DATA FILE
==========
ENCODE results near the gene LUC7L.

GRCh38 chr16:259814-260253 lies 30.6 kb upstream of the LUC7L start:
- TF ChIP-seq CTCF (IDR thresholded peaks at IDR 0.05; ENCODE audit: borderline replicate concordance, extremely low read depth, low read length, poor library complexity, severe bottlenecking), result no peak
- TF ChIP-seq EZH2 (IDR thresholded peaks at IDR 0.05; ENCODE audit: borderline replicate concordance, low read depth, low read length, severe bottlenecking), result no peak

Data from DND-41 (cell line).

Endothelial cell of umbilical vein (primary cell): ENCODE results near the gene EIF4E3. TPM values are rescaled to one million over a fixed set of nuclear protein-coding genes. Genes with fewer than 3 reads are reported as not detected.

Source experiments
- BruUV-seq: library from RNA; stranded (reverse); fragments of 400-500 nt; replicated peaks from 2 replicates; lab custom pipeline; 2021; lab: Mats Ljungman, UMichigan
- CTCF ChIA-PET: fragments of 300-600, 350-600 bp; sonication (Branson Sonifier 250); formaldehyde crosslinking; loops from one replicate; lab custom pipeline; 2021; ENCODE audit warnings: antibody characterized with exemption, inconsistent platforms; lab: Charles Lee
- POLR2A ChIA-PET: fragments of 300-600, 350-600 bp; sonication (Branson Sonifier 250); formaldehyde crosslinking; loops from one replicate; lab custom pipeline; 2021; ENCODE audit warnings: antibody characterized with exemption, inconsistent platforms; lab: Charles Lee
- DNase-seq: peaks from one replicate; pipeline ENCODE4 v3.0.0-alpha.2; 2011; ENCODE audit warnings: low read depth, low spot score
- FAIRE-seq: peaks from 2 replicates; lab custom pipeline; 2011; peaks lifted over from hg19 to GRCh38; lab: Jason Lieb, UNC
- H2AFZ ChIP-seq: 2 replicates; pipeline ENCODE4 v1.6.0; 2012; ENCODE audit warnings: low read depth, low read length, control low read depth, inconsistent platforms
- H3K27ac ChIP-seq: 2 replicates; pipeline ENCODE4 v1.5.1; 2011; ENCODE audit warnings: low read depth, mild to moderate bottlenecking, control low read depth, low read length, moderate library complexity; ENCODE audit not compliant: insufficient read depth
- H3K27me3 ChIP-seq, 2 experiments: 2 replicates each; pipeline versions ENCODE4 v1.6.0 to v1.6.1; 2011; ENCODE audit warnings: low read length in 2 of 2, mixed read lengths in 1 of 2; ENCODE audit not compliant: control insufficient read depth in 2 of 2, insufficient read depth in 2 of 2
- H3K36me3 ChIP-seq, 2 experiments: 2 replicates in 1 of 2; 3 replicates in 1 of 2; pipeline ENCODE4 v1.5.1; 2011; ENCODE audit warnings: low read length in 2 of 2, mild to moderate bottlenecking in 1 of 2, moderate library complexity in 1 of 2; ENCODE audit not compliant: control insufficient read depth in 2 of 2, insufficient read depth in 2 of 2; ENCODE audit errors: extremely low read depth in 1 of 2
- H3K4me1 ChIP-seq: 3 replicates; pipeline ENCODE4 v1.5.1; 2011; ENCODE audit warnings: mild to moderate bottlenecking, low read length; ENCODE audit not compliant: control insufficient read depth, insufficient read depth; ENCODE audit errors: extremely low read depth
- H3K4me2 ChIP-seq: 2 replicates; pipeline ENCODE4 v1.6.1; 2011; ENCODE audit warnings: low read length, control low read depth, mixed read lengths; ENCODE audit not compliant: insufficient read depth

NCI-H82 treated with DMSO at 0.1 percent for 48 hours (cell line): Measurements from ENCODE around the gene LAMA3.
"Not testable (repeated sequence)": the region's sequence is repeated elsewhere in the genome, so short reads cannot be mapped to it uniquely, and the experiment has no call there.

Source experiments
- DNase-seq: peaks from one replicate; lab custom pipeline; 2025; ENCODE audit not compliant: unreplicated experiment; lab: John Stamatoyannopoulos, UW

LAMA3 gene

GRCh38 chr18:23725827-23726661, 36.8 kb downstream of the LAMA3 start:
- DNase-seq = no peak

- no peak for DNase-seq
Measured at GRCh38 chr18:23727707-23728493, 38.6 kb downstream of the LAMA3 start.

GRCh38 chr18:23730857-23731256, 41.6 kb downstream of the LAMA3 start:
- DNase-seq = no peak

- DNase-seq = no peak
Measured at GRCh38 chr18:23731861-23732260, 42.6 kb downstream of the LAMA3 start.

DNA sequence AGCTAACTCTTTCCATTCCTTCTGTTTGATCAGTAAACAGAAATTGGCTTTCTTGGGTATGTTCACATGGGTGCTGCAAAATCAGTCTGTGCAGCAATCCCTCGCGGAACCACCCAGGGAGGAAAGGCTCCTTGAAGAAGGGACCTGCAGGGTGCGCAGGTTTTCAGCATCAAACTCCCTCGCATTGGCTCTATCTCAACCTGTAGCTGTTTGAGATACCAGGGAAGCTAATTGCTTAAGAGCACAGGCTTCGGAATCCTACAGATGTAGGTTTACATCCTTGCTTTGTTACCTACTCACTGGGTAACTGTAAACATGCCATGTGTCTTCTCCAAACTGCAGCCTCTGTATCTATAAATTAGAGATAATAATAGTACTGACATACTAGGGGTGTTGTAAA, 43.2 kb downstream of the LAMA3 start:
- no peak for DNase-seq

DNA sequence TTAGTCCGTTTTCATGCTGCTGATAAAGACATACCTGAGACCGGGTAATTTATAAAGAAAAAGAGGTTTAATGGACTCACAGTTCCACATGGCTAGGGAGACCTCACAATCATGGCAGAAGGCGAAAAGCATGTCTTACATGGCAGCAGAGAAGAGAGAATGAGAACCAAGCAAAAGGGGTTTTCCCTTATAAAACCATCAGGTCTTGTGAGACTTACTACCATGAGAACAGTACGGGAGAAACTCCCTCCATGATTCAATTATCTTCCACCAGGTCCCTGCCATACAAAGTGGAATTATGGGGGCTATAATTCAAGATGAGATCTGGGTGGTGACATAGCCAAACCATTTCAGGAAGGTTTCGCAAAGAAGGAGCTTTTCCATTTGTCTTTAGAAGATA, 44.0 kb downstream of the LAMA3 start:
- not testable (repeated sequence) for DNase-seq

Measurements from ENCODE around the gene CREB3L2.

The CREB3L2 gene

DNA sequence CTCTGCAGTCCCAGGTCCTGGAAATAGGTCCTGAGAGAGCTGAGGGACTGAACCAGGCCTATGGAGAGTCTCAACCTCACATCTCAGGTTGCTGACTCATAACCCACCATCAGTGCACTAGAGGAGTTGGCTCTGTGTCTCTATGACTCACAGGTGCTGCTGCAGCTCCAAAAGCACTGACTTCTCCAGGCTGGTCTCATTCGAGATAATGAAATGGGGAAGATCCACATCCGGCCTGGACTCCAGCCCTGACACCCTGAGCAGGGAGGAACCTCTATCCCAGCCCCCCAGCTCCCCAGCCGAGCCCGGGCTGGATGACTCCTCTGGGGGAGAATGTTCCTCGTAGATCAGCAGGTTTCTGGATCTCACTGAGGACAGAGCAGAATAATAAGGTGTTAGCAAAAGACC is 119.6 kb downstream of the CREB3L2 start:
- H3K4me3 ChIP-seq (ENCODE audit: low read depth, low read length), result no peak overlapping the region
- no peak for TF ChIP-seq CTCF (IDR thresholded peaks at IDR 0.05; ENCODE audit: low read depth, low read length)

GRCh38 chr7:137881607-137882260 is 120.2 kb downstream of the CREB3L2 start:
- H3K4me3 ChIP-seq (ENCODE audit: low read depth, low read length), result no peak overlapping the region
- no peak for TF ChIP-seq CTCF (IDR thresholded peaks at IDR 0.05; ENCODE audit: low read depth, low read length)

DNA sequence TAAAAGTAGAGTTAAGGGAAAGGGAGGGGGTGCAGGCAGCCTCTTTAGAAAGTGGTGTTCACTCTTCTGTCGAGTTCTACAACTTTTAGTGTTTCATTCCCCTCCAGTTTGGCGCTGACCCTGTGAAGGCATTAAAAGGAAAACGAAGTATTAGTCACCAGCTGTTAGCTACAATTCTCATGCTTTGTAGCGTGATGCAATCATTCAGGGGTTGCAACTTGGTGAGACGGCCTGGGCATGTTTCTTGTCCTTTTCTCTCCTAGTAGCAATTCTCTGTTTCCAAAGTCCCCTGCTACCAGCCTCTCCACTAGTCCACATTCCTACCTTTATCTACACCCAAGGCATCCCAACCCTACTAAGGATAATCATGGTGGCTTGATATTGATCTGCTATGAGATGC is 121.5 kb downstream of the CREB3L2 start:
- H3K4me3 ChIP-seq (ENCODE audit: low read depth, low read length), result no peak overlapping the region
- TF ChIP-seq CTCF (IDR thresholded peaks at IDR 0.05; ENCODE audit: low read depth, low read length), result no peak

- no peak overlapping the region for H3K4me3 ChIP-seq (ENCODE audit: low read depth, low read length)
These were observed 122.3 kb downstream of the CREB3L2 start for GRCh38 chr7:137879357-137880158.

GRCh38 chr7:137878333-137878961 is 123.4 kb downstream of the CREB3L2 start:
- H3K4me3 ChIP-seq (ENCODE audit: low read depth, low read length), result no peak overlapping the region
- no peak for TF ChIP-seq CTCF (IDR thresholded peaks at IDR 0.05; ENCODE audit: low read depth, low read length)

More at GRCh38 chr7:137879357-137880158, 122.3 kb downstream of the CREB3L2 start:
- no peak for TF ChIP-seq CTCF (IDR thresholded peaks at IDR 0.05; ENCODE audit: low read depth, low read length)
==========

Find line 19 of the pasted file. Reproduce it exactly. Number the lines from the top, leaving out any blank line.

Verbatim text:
NCI-H82 treated with DMSO at 0.1 percent for 48 hours (cell line): Measurements from ENCODE around the gene LAMA3.